Peak Season to be Muted Says Drewry Shipper Survey

Maritime Activity Reports, Inc.

July 5, 2016

  • Graph: Drewry's Maritime Research
  • Graph: Drewry's Maritime Research
  • Graph: Drewry's Maritime Research Graph: Drewry's Maritime Research
  • Graph: Drewry's Maritime Research Graph: Drewry's Maritime Research

 Carriers hoping for a respite from difficult market conditions with the traditionally buoyant peak season may be disappointed as a recent survey has revealed that shippers expect this year’s peak season to be subdued.

Shippers tell Drewry survey they don’t expect much of a volume uplift in the third-quarter peak season.
Nearly half of the 51 shippers who responded to the survey by Drewry Supply Chain Advisers said they expect volumes for the third-quarter peak season to be the same as they were last year, while another 35% anticipate lower volumes. 
Only 18% predicted higher volumes for container shipping’s busy period.
The results of the survey confirm that international trade remains sluggish. They will also be disappointing news to ocean carriers, who are in need of a pick-me-up in another difficult and unprofitable year, and to terminal operators, many of whom have under-utilised capacity.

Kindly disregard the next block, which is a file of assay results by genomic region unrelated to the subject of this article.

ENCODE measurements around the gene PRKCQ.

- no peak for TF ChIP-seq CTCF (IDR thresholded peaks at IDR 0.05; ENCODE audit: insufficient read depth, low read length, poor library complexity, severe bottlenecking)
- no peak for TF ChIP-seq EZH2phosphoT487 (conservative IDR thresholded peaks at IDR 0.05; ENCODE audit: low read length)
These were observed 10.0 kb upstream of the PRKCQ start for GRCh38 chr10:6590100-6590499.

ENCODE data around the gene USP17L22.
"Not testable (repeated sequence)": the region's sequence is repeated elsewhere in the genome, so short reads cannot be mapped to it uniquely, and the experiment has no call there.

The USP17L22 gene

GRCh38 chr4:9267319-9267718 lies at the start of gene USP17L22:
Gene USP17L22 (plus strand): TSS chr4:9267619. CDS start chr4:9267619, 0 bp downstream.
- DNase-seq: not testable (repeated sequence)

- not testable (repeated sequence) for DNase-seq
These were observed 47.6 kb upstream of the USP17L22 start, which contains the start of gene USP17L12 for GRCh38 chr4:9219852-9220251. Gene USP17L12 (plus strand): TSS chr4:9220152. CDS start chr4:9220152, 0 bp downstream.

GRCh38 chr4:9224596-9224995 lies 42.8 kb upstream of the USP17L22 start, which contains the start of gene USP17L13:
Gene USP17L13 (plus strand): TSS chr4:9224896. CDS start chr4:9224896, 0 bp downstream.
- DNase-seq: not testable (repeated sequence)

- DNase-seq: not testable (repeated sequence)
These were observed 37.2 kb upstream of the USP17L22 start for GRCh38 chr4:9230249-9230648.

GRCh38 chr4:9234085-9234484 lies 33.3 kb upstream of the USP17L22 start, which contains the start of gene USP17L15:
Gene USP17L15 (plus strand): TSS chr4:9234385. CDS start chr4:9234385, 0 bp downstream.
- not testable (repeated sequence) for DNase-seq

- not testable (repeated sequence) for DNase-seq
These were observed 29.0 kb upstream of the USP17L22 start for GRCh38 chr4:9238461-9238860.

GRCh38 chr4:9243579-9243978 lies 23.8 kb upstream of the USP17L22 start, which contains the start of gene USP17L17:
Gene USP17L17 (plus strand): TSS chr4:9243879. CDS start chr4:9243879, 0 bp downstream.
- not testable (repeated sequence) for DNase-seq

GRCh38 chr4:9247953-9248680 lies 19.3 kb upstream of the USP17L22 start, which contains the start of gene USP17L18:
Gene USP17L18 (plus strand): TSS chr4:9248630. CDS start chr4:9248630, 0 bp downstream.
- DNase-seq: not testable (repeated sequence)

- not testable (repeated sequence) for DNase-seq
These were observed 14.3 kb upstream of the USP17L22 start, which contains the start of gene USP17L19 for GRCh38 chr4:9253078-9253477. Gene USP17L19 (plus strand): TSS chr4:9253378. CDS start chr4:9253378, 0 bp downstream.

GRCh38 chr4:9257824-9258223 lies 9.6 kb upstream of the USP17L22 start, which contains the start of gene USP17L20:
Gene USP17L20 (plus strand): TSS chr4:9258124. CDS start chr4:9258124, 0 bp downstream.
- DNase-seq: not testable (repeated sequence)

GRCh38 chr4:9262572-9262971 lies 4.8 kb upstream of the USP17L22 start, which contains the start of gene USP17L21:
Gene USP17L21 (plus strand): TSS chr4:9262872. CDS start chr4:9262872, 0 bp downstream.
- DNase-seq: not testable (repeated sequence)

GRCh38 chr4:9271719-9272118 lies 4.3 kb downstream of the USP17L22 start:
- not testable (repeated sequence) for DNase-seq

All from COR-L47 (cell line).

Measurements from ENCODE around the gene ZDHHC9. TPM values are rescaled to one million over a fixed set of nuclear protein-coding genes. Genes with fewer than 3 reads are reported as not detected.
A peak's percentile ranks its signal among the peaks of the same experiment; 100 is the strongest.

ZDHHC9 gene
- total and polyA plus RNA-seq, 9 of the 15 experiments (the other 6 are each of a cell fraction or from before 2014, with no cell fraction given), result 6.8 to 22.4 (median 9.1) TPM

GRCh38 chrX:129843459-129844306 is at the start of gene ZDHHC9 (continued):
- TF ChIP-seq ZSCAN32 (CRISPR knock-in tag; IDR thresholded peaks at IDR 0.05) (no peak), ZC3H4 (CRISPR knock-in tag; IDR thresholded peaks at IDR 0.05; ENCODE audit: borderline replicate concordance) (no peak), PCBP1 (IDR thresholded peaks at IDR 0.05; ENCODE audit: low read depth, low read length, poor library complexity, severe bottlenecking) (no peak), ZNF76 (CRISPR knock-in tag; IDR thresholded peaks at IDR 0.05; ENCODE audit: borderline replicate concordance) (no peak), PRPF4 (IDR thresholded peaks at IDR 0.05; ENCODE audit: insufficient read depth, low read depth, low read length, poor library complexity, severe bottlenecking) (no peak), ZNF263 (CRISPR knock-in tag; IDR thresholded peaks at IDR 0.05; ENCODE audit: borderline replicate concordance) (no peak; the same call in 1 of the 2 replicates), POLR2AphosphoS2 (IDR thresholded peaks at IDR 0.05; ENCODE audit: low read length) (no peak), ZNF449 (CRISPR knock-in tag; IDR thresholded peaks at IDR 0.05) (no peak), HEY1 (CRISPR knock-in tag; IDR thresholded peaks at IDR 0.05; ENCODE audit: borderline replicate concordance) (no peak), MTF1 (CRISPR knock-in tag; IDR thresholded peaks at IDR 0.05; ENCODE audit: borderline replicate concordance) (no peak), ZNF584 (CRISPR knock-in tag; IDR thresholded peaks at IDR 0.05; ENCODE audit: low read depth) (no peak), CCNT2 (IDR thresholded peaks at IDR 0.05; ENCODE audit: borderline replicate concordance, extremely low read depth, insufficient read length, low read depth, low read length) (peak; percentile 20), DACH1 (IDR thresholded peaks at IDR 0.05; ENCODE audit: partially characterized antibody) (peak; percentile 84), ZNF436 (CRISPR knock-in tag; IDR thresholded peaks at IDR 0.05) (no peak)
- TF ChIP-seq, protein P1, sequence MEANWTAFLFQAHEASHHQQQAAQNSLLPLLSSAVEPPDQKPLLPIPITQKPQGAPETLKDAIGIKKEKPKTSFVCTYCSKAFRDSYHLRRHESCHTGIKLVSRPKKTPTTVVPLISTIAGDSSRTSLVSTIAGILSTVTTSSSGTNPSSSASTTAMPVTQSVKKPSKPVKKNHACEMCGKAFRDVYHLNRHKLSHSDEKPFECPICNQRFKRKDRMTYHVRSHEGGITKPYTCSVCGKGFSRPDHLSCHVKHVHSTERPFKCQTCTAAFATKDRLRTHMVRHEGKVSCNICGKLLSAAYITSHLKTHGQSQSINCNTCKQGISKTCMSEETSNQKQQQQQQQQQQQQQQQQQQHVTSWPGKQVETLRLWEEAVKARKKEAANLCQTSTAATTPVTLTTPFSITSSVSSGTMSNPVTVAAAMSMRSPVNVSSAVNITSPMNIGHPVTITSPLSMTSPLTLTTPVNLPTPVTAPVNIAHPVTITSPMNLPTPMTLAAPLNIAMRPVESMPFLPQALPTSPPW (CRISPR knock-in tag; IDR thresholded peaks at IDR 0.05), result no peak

Carriers have taken the unprecedented step of removing capacity in key trades ahead of the peak season in a bid to support freight rates, suggesting their short-term demand forecasts were telling them much the same story.
The poor state of the global economy was the most cited reason for the lack of optimism; “We don’t expect any peak whatsoever given the capacity in the market and an overall subdued global economy,” said one respondent. 
Others pointed to lower levels of re-stocking as a reason for their lower expectations, while a couple said that they moved more goods earlier in the year than usual to take advantage of low freight rates. However, this appears to be a relatively rare occurrence as 82% of shippers said that they haven’t altered their shipping patterns this year.
Despite the capacity cutbacks 78% of shippers said that they are not worried about securing sufficient space in the peak season. 
Of the shippers that said they are concerned that space is getting tighter, some cited the rising use of void sailings and the new container weighing law as factors. “Even though the traditional peak seasons have not been disrupting the supply chain much in the past years we are wary of surprises,” said one shipper.
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